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How Fooled Us All

By Colleen Williams
February 12, 2015 • 2 min. read

In late December, ads began appearing for PuppySwap, a website where you could trade in your adult dog for a puppy. PuppySwap soon went viral, with pet parents across the world expressing outrage. I was pretty peeved myself when I saw their incredibly believable video, seen above.

PuppySwap, actually, was a fake site created by the Toronto Humane Society. The group made PuppySwap ironically to raise awareness for homeless pets, specifically puppies grown into adult dogs.

The stunt worked, like crazy viral schemes often do, and we all breathed a collective sigh of relief. Who wants to live in a world where PuppySwap is a real thing? Pets aren’t objects to be traded and upgraded – they’re furry family members who are here for the long haul.

senior dog

Dogs of all ages are amazing additions to families, especially distinguished senior dogs. Image via Creative Commons license on Flickr.

For those gullible or awful enough to believe something called PuppySwap could exist, when you click the “sign up” button a message about homeless pets pop up. Click the “more information” link and you’ll be redirected to the Toronto Humane Society’s website.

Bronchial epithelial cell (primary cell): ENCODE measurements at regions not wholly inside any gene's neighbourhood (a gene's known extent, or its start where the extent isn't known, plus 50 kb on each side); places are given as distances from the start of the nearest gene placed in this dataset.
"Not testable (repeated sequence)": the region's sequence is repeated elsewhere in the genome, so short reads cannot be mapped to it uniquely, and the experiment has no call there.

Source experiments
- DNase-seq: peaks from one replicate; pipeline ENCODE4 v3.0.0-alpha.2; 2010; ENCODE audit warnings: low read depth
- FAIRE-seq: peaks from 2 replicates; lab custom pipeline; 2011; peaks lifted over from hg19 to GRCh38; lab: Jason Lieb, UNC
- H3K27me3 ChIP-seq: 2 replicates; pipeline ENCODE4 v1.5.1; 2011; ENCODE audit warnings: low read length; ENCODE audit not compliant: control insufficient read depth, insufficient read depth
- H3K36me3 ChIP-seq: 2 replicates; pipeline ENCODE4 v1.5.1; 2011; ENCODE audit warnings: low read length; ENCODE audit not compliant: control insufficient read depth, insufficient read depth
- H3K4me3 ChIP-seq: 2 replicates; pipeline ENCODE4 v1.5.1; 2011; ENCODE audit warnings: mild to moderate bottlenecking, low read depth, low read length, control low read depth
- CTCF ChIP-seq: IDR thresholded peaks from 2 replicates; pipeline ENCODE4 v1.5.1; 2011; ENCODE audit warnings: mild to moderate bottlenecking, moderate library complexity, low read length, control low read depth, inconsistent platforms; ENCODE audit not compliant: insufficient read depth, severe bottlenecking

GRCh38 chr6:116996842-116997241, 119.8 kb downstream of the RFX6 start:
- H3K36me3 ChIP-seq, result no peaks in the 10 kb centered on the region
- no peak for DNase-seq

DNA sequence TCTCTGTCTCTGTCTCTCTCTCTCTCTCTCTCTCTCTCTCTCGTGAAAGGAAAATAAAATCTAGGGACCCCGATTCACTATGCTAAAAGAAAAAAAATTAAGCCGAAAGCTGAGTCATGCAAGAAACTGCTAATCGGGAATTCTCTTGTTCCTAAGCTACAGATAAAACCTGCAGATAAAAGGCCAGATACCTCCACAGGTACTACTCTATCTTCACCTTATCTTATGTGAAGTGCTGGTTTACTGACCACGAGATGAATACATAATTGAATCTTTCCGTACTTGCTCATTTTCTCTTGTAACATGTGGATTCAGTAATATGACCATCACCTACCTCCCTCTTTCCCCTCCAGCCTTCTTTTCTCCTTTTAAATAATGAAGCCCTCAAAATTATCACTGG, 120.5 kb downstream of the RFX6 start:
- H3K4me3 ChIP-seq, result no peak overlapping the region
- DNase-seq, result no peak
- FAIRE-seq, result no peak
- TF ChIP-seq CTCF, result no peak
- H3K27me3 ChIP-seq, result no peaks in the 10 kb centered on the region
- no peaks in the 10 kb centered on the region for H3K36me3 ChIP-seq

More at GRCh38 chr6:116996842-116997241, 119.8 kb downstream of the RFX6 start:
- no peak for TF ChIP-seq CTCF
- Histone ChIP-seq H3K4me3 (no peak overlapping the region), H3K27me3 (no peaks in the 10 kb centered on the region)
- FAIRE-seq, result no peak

Unfortunately, swapping grown-up puppies for brand new ones is all too common in the United States. The PuppySwap video pokes fun at this by mentioning how it sorts puppies by “adorability” and “what’s currently trending.” Pets as presents isn’t always a good idea, especially as a surprise. Every year there’s a boom of abandoned pets that weren’t welcome gifts.

Ads with shock value that outrage – like PuppySwap – call attention to pet adoption and homeless pets. In the U.S. alone there are more than 7.6 million pets homeless or in shelters; the exact number is unknown because it’s growing every day. If you need a new companion, visit your local animal shelter to find your furry soulmate today.


colleen williams
By Colleen Williams

Over the past decade, Colleen has written about health, wellness, beauty, and even pets for The New York Times, The Cut, Refinery29, xoVain, Healthy Paws Pet Insurance, and Seattle Met Magazine, as well as many beauty brands. She has a BFA in Art History from the University of New Mexico and an AAS in Fashion Design from Parsons School of Design in New York.

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